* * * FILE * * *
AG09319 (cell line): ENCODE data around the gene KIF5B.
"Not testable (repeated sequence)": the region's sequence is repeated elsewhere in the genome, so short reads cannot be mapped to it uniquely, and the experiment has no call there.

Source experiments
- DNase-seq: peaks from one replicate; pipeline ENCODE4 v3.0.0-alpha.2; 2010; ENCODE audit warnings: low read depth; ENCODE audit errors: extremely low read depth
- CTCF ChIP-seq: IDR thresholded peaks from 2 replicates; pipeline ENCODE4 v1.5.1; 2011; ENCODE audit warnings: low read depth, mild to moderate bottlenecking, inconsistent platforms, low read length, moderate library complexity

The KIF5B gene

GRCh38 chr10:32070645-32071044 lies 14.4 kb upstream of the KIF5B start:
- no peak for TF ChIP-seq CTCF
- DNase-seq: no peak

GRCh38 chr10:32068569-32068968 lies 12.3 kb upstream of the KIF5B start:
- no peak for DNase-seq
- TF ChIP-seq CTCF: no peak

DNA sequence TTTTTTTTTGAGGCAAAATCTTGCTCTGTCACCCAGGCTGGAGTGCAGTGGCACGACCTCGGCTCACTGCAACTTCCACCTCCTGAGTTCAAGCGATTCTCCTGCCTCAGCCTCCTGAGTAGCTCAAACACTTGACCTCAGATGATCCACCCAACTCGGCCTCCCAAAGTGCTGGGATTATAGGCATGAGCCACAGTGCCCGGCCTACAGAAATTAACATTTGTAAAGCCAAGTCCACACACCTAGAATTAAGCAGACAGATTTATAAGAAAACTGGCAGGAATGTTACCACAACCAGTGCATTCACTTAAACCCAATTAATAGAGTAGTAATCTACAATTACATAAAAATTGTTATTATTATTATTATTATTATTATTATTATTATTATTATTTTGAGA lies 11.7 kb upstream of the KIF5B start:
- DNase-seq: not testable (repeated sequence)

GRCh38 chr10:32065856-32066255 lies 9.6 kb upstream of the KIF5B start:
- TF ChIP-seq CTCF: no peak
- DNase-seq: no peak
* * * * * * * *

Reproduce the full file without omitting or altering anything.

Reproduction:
AG09319 (cell line): ENCODE data around the gene KIF5B.
"Not testable (repeated sequence)": the region's sequence is repeated elsewhere in the genome, so short reads cannot be mapped to it uniquely, and the experiment has no call there.

Source experiments
- DNase-seq: peaks from one replicate; pipeline ENCODE4 v3.0.0-alpha.2; 2010; ENCODE audit warnings: low read depth; ENCODE audit errors: extremely low read depth
- CTCF ChIP-seq: IDR thresholded peaks from 2 replicates; pipeline ENCODE4 v1.5.1; 2011; ENCODE audit warnings: low read depth, mild to moderate bottlenecking, inconsistent platforms, low read length, moderate library complexity

The KIF5B gene

GRCh38 chr10:32070645-32071044 lies 14.4 kb upstream of the KIF5B start:
- no peak for TF ChIP-seq CTCF
- DNase-seq: no peak

GRCh38 chr10:32068569-32068968 lies 12.3 kb upstream of the KIF5B start:
- no peak for DNase-seq
- TF ChIP-seq CTCF: no peak

DNA sequence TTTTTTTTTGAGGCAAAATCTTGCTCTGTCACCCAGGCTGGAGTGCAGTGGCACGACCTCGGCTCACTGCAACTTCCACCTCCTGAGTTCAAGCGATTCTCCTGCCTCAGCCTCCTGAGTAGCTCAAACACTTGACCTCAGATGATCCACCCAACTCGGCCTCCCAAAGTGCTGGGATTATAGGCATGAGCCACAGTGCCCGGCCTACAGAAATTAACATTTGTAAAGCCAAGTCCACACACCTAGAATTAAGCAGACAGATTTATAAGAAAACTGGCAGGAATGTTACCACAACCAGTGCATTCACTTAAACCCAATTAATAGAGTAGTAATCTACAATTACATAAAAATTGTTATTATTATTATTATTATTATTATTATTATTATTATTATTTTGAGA lies 11.7 kb upstream of the KIF5B start:
- DNase-seq: not testable (repeated sequence)

GRCh38 chr10:32065856-32066255 lies 9.6 kb upstream of the KIF5B start:
- TF ChIP-seq CTCF: no peak
- DNase-seq: no peak